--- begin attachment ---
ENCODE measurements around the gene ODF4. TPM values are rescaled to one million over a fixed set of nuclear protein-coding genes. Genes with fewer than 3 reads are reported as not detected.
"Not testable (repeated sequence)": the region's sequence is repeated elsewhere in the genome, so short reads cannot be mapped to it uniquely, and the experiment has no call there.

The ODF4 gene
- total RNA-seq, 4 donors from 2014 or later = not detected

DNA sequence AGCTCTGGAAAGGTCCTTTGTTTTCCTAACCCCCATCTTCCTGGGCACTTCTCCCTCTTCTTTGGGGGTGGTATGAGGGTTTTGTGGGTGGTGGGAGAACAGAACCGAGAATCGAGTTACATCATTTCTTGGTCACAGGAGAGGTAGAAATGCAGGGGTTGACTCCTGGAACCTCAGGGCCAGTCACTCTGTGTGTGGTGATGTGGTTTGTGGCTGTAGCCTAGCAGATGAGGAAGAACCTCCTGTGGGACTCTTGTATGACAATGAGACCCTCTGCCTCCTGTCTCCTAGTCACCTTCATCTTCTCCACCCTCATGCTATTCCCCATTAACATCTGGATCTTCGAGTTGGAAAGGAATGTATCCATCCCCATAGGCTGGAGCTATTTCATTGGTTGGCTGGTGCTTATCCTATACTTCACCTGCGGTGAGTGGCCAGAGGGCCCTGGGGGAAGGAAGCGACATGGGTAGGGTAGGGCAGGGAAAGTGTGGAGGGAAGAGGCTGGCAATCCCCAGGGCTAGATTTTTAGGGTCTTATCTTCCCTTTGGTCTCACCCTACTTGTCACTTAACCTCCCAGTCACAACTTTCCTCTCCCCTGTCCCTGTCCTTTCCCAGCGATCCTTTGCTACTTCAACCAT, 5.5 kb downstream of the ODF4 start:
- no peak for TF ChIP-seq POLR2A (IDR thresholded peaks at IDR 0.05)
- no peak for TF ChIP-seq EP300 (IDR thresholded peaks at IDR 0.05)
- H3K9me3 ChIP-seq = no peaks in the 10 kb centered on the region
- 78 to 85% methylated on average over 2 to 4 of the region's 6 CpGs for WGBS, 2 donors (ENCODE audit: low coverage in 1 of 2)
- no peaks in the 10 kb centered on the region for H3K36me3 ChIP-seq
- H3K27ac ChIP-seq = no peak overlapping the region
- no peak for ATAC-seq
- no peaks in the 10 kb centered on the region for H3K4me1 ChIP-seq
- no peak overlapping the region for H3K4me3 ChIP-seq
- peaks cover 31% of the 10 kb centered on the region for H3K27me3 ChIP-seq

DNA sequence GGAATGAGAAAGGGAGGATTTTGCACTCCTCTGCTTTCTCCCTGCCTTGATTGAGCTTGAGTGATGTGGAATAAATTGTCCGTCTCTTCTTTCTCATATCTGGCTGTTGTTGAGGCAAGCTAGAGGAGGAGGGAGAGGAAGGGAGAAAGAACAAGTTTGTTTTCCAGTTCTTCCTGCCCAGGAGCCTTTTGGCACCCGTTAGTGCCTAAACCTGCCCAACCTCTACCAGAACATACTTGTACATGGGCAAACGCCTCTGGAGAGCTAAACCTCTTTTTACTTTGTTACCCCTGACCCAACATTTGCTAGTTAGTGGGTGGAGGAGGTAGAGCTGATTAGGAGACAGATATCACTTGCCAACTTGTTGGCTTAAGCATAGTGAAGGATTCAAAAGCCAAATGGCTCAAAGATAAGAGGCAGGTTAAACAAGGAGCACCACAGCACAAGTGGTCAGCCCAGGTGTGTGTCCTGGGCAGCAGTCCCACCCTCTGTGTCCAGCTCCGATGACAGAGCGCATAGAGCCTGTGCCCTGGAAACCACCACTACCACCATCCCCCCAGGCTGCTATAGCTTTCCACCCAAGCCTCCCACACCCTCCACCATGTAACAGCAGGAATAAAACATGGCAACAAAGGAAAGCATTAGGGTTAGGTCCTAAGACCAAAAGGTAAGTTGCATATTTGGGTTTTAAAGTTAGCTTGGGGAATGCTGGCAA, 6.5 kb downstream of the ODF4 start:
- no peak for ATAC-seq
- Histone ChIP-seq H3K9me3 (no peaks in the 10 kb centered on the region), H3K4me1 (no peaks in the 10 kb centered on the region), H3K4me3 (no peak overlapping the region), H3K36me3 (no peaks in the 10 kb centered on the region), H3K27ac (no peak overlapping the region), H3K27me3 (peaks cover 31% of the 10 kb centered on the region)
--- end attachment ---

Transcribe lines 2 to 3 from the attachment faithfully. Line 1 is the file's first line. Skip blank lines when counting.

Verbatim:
"Not testable (repeated sequence)": the region's sequence is repeated elsewhere in the genome, so short reads cannot be mapped to it uniquely, and the experiment has no call there.

The ODF4 gene